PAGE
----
Placement of my stove

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Troossien

New Member
Oct 2, 2016
7
Central West Michigan
Hi all,
My wife and I just bought our first pellet stove (st croix prescott) to heat our 1200 Sq ft upstairs.. we are putting it in the living room but some family member have made suggestions that we should put the stove on a flat small section of wall directly across from the entry way to the rest of the house. For aesthetic purposes I would like to have it sitting on an angle in the corner of the living room facing that same entry way. the difference in distance is approximately 5 feet. My question to you folks is, will the 5 feet break me? This stove is rated for 1800 Sq ft and as I said before my home is 1200. All input is greatly appreciated!
-Tyler
 
Hard to answer the question as it depends on the convection loop generated in your house. You could try a fan in each location/height of stove and flag ribbon/tissue taped (painters tape) in various spots to try to determine the best convection.

Pics of potential set-up or floor plan would be helpful...
 
Hard to answer the question as it depends on the convection loop generated in your house. You could try a fan in each location/height of stove and flag ribbon/tissue taped (painters tape) in various spots to try to determine the best convection.

Pics of potential set-up or floor plan would be helpful...

Here is a picture of one of the layouts
 

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And here is a picture of the other potential location. Both pictures are taken from the entry way to the rest of the house
 
I would suspect that your desired location would be the better one just have to be careful about keeping draperies away as the exteriors do get hot. The location by the door would trouble me more with the potential of someone brushing up against it and getting burned as it appears to be a smaller entryway.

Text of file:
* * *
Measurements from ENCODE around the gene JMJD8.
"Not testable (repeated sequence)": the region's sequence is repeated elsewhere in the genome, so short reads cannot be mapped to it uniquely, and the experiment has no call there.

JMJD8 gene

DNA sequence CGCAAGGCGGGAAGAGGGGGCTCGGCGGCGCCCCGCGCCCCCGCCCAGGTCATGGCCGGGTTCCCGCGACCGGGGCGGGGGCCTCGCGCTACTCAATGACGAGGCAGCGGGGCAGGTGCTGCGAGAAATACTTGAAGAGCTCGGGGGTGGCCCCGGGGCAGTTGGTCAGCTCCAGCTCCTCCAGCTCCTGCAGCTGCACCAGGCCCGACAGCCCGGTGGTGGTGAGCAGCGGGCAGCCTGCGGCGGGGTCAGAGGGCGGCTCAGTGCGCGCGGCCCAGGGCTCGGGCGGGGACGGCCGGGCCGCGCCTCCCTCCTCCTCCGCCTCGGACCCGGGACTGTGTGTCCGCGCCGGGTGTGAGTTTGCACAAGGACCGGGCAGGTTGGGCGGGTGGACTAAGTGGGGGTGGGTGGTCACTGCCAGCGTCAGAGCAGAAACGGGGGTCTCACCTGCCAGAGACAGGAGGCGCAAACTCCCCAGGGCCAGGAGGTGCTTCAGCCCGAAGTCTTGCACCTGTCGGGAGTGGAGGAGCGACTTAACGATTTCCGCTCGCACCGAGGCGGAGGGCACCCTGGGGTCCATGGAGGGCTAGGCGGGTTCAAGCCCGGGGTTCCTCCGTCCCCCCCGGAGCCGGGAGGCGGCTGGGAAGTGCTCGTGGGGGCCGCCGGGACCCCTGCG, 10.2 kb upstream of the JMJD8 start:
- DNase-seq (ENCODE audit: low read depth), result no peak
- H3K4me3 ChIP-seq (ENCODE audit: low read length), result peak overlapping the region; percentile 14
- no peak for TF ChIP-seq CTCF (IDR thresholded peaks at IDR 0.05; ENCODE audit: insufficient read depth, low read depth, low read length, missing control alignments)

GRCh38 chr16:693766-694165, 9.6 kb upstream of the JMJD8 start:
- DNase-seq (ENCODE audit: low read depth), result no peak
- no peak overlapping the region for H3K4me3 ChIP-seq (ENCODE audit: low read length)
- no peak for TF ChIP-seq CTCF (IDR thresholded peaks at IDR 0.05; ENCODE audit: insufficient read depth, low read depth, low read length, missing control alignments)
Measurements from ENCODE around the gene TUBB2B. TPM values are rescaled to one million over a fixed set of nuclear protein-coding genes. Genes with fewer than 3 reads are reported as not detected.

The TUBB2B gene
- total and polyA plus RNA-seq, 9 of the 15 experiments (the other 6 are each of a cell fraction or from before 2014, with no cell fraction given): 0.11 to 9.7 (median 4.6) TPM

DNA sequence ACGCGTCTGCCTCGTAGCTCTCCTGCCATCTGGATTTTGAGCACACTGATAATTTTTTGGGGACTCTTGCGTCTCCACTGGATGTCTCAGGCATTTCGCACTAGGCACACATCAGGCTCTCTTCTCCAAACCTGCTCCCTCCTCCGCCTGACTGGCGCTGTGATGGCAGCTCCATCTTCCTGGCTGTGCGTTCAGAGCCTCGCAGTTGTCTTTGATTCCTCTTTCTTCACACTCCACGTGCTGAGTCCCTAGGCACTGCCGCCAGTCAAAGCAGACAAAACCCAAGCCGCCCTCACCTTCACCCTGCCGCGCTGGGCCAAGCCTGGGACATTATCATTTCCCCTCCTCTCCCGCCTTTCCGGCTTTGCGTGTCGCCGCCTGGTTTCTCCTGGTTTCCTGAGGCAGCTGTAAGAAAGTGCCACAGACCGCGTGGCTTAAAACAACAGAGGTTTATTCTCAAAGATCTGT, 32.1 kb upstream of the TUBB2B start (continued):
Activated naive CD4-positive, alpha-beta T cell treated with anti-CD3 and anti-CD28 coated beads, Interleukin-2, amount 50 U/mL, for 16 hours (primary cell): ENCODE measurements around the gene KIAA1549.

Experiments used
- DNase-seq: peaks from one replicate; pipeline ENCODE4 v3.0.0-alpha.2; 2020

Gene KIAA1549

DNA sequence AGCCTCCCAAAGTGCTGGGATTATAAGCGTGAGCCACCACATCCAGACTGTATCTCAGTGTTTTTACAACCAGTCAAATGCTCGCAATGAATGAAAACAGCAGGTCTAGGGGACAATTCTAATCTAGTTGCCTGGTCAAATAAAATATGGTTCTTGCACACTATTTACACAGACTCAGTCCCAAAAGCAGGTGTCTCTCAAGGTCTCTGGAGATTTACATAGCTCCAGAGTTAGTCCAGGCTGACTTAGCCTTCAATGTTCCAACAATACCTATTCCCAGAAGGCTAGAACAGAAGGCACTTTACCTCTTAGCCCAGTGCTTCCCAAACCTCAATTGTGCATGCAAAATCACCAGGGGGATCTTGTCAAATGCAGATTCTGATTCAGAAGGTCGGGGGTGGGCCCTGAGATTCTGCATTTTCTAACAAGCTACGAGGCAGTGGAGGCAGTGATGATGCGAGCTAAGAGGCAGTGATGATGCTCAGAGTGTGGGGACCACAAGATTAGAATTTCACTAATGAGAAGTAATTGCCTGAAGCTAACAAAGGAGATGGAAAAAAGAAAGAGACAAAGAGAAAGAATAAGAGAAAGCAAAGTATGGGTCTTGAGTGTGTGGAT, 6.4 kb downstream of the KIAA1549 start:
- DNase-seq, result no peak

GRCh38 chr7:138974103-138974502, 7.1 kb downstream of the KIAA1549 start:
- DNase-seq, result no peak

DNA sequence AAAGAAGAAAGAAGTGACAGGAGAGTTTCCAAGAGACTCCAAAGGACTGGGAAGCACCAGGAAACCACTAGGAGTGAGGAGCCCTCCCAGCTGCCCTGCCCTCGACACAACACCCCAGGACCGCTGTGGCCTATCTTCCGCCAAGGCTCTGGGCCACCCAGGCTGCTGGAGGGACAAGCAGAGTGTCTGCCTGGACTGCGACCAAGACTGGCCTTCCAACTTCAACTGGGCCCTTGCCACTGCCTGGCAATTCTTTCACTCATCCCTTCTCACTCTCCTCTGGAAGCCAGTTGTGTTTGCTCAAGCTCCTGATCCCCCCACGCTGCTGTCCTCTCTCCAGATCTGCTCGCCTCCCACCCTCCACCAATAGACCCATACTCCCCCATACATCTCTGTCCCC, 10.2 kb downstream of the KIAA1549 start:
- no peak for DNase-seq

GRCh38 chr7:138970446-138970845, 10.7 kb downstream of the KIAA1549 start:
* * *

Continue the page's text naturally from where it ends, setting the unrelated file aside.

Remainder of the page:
How does the house spread out from the LR? Hall to bedrooms from the area where photos were taken or straight back from the door?

Noticed the baby seat ... corner install will be easier to place gating around it if that is a future concern.
 
I would suspect that your desired location would be the better one just have to be careful about keeping draperies away as the exteriors do get hot. The location by the door would trouble me more with the potential of someone brushing up against it and getting burned as it appears to be a smaller entryway.

How does the house spread out from the LR? Hall to bedrooms from the area where photos were taken or straight back from the door?

Noticed the baby seat ... corner install will be easier to place gating around it if that is a future concern.

The hall to the left is bedrooms and bathroom to the right is dining and kithen
 

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Convection will do a decent job of moving the heat. I would think about the noise made by the stove and probably not put it next to a sofa where the family sits to watch tv.
 
I think it looks better AWAY from the door, both aesthetically and for the safety concerns as stated above.
 
Placement in the far corner should minimize noise interference with the TV. Ours is off to the side in the living room and you eventually become desensitized to the noise.
 
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I think it looks better AWAY from the door, both aesthetically and for the safety concerns as stated above.

No just wait a minute here...your location says "Florida".

What are you doing on our lawn (say the old grumpy New Englanders and Canadians)?
 
No just wait a minute here...your location says "Florida".

What are you doing on our lawn (say the old grumpy New Englanders and Canadians)?

Don't they have 'alley-gaters' in Florida? Do they get that cold?
 
Guess you folks haven't been in Florida around Christmas time? Visiting relatives near West Palm Beach one year, the locals sure gave us odd looks when swimming in the ocean;lol Depending on where you are in the state, lows can range from 40s to 60s so a little extra heat helps.

PS Not everyone lives in the Keys!
 
My first thought is unless that exhaust pipe going over the roof, you don't have required clearance for the doorway and window in that first location.
 
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In planning your exhaust set-up, you will have to include an outside air kit (OAK) for either location due to location of windows. With an OAK, minimum clearances are reduced to a minimum of 9" to doors/windows etc. along with other conditions noted on page 15. Without an OAK, 4' clearances.